Wednesday, July 30, 2014

Ginger Marcinkowski {Writer Wednesday} + GIVEAWAY

Leave a comment below by next Tuesday to enter to win an autographed copy of The Button Legacy: Emily’s Inheritance and a surprise gift from Ginger worth $25!

A little bit about Ginger...

Ginger Marcinkowski was born as one of eight siblings in northern Maine along the Canadian border, a setting that plays a prominent role in her novels, Run, River Currents and The Button Legacy-Emily’s Inheritance.
Her debut novel, Run, River Currents, was published in August 2012, was a 2012 semi-finalist in the ACFW Genesis Awards and a 2013 Kindle Book Award Finalist. The Button Legacy-Emily's Inheritance, will be released in July 2014. An interesting fact about Ginger is that she is a million-mile flier with United Airlines and had been a multi-million dollar travel agent in the past. Her travel experience will be the catalyst for a new series of mysteries whose main characters are travel agents.

How to connect with Ginger...

Website: www.gingermarcinkowski.com
Blog:www.gingermarcinkowski.com/blog
Goodreads: https://www.goodreads.com/author/show/6455180.Ginger_Marcinkowski
Facebook:www.facebook.com/writer.Ginger.Marcinkowski
Twitter:@grm55grm
Author Interview | Ginger Marcinkowski

You and Writing

Tell us a little bit about yourself: How did you start writing? What has kept you writing?
...I was a late bloomer and didn’t started really writing until the age of 53. It was in my mind to write, but time and life got in the way. When I started my Master of Fine Arts degree, the real desire to write emerged and now I have no problems wanting to write or having the time to write, as I am retired.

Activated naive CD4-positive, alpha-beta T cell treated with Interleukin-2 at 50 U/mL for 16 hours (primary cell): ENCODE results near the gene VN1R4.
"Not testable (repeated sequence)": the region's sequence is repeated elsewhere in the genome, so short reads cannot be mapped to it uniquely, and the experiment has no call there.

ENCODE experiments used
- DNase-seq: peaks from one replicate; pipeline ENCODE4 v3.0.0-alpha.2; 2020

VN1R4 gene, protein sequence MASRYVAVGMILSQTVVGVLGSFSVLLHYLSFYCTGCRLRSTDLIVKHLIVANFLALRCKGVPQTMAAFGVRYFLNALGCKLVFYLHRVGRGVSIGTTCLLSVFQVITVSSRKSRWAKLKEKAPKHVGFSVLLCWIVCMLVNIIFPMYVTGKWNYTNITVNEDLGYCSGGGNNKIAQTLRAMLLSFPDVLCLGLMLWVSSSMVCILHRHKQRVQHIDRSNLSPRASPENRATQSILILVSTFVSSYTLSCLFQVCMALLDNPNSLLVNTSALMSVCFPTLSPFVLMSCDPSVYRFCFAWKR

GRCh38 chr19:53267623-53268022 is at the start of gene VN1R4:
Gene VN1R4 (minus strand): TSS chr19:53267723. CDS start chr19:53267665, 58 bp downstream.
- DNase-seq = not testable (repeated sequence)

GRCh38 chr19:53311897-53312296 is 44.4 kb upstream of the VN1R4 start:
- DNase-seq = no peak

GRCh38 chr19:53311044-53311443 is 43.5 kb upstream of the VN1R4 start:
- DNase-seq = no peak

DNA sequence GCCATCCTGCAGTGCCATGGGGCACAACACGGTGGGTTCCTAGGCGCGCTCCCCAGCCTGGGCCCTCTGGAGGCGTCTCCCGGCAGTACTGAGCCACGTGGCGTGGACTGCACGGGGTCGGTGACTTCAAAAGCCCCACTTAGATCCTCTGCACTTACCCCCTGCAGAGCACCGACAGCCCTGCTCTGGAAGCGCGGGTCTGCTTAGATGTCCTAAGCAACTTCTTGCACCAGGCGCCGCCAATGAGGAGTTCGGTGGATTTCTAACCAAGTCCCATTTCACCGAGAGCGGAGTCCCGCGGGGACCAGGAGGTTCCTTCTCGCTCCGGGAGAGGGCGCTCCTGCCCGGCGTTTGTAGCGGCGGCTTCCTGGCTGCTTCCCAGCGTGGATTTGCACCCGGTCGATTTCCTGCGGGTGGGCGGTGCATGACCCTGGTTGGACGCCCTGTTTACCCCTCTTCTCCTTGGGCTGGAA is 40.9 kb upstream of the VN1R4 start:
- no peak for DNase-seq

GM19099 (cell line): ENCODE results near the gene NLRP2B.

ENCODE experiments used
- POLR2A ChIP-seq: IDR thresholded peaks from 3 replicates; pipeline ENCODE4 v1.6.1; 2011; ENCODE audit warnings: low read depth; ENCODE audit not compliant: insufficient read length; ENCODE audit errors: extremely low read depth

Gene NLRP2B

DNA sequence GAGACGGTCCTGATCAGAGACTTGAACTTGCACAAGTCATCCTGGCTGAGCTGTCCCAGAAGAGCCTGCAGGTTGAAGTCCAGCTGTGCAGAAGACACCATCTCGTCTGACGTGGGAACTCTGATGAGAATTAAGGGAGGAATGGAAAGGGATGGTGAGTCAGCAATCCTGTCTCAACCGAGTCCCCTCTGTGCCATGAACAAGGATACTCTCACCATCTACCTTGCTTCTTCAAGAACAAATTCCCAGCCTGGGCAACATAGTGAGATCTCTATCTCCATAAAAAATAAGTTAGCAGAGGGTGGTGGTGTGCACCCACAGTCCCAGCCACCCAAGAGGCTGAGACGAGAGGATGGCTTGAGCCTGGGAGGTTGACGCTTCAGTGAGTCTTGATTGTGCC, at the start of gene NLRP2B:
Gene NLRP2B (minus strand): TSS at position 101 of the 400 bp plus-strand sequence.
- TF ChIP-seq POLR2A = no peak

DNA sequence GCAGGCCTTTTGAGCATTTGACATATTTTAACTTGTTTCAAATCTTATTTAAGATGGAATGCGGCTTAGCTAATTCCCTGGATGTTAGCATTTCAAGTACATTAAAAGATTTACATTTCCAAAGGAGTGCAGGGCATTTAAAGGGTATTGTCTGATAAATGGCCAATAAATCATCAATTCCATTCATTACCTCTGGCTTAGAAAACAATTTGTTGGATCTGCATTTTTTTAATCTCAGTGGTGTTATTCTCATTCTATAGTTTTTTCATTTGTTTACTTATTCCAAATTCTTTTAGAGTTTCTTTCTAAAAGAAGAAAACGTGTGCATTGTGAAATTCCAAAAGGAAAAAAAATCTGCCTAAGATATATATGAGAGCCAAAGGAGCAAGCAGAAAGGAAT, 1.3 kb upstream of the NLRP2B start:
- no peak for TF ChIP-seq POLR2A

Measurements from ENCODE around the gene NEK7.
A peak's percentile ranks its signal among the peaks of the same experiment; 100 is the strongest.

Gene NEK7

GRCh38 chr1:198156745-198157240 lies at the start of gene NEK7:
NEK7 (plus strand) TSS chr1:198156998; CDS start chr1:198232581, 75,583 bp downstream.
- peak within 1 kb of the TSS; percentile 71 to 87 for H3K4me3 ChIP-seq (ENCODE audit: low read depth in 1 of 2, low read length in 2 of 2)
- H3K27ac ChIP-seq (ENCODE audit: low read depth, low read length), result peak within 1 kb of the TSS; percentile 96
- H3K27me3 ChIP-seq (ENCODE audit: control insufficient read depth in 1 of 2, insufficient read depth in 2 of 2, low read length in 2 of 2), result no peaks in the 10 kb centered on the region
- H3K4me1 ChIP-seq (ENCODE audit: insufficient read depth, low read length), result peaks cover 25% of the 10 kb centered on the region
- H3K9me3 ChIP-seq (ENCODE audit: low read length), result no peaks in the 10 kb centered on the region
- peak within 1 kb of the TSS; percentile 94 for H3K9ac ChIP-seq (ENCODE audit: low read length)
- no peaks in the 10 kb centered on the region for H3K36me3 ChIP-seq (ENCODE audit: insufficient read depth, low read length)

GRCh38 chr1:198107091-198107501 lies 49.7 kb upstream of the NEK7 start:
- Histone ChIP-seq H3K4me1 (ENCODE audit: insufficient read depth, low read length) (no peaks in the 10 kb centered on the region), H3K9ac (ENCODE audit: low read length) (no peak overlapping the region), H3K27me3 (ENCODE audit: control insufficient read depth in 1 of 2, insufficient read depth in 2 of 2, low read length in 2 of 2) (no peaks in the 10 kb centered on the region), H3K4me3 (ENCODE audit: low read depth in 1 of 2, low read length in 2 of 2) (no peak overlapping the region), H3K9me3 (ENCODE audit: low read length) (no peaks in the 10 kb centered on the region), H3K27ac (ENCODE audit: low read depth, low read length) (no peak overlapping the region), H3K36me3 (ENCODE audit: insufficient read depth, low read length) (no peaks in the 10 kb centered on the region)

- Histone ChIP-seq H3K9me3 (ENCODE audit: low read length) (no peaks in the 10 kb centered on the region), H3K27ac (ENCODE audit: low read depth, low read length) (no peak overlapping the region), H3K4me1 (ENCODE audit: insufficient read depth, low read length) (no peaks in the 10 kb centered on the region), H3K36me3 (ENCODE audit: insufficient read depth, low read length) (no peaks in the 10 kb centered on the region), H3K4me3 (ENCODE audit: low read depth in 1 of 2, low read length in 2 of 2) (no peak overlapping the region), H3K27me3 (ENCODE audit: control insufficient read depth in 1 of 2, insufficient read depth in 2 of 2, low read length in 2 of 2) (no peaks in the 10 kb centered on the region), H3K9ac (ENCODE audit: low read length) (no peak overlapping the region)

Do you have a favorite book or work that you’ve written? If so, why?
...My latest release, The Button Legacy: Emily’s Inheritance was a work of love and a tribute to the way God has blessed my life. The novel is a collection of stories about an old button box my grandparents owned. When we would visit as children, they would allow us to pull the tin container down from the top of the oak hutch and choose one button. They would then relay a story about the button we had chosen. They are tender memories and although this is fiction, many of the stories are real.

What was the hardest thing about publishing? The easiest?
...My journey into the publishing world was no tougher than any writer faces, except for the fact that I had written a dark novel and neither the secular market, nor the Christian market thought it was “acceptable reading.” The secular market did not like my inclusion of faith in the story and called it “too Christian.” The Christian market felt two of the scenes depicted more truth than their audience could handle, calling it “too secular.” They wanted something more lighthearted. That was tough hearing, but when it was picked up by Booktrope Publishing, it garnished awards in both the Christian and the secular markets. Because of that first book, Booktrope went on to create a Christian imprint called Vox Dei. They now welcome other Christian writers! Again, God was faithful.

...The easiest thing about publishing is targeting editors and publishing. The hardest things about publishing are the marketing I’ve had to do once the book was published and reading reviews that judge my personal Christianity instead of the work I have written. That really happened. It broke my heart to see that a fellow Christian said I could not be a Christian and write about what had happened to me in
Run, River Currents. I felt sad by the fact that the reviewer was so judgmental and attacked me personally, rather than the novel. When I asked her if the writing was good, she replied it was excellent. She just didn’t like the subject matter. I guess bad things don’t happen to Christians. Writers have to have thick skins.

Your Writing

Tell us a little bit about your book or what you’re working on currently? Why are you/did you write it?